Many guests staying at Inverglen Guest House like to visit Chanonry Point on the Black Isle to spot the resident pod of Moray Firth dolphins. Home to Chanonry Point Lighthouse, the peninsula extends into the Moray Firth and is one of the few places in the mainland UK where you can easily see dolphins from the shore. Whilst you are there, take time to drive further along the A832 to Cromarty where you can visit Hugh Miller’s birthplace and museum.
The cottage of his birth was built by his great-grandfather (reputed to have been a pirate) in 1802.With it’s thatched roof, low ceilings, tiny doorways and period interior, Hugh Miller’s Cottage provides a fascinating insight into life at that time.
Next door to the cottage, the museum is located in an elegant Georgian house that was built by his father and later occupied by Hugh Miller, his wife and family. The museum is home to many interesting exhibits that tell the story of the life of Hugh Miller, who was a renowned geologist and fossil hunter, as well as being a devout Christian who campaigned against social inequality. As a young boy he explored the local area learning about the rock forms, flora and fauna, frequently playing truant from school. However later in life he had a variety of careers including becoming a stone mason, book-keeper at the local bank, and newspaper editor. The museum houses many artefacts and writings from throughout Hugh Miller’s life and work, which make for a really interesting and informative visit.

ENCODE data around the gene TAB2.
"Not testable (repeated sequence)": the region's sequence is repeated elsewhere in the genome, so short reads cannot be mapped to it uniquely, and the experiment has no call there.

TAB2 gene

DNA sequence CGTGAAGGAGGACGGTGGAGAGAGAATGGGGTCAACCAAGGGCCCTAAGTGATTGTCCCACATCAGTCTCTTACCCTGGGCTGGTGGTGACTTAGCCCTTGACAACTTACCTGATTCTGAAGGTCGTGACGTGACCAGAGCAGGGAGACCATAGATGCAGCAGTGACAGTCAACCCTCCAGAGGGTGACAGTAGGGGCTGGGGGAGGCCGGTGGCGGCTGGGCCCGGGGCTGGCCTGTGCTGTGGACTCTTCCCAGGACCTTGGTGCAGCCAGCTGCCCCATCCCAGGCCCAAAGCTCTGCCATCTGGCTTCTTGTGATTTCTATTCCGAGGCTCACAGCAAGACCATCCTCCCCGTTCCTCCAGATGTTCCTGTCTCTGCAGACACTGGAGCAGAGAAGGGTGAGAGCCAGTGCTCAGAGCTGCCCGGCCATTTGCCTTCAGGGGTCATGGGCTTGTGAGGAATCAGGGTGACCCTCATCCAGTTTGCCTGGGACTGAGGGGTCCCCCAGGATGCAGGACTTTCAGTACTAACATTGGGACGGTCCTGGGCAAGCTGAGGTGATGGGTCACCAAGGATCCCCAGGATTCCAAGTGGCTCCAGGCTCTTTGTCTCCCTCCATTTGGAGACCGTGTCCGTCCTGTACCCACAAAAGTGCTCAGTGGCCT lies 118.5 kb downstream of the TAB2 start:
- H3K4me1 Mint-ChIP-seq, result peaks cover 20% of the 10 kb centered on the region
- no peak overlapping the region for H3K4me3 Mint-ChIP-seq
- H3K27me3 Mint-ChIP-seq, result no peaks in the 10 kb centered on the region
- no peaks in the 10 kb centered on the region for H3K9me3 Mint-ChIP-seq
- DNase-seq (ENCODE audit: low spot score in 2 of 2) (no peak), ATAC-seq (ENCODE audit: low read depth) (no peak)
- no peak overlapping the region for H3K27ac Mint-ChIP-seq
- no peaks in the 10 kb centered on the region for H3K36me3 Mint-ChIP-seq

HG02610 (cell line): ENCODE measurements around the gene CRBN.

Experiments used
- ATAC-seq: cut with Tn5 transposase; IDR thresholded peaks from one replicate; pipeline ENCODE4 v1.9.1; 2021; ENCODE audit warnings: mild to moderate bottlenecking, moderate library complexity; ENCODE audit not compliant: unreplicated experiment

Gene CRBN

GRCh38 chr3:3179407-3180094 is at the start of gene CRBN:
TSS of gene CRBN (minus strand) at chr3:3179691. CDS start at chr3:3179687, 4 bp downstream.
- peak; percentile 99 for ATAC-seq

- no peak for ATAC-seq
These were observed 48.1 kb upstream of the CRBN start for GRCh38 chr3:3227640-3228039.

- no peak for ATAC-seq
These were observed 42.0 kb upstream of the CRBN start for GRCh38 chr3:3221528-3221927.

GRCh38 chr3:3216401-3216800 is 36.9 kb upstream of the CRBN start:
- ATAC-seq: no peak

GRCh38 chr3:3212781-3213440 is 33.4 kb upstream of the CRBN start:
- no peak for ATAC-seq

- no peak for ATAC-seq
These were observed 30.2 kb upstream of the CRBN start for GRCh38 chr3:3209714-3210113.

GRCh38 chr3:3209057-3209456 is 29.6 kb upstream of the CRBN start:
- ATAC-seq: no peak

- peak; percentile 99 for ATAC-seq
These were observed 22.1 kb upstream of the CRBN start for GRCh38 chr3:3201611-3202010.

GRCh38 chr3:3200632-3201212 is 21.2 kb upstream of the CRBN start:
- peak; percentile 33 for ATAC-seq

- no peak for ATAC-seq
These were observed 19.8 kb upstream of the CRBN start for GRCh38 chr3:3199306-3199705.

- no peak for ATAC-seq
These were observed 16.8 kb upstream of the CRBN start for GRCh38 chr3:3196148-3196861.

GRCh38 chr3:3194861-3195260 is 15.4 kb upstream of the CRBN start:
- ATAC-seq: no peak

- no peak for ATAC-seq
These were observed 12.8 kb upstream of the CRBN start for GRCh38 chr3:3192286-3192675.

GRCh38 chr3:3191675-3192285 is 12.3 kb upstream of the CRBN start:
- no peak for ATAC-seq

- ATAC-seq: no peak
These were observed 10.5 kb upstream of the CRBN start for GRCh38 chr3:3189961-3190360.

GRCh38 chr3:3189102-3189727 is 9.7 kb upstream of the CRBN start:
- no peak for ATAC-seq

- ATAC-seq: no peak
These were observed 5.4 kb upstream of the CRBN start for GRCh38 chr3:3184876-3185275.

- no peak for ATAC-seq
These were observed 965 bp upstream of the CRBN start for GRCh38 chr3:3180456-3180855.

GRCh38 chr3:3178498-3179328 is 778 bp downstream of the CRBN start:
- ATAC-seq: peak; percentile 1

Take time to step outside into the courtyard garden where there is a fabulous ammonite sculpture, and examples of typical local stone, fossils and plants from the area.
Now cared for by the National Trust for Scotland admission is free to National Trust members, and is currently £6.50 for adult non-members. Although some geological exhibits are on loan to the Hugh Miller Museum, his vast collection of over 6,000 fossils is permanently located at the National Museums of Scotland in Edinburgh.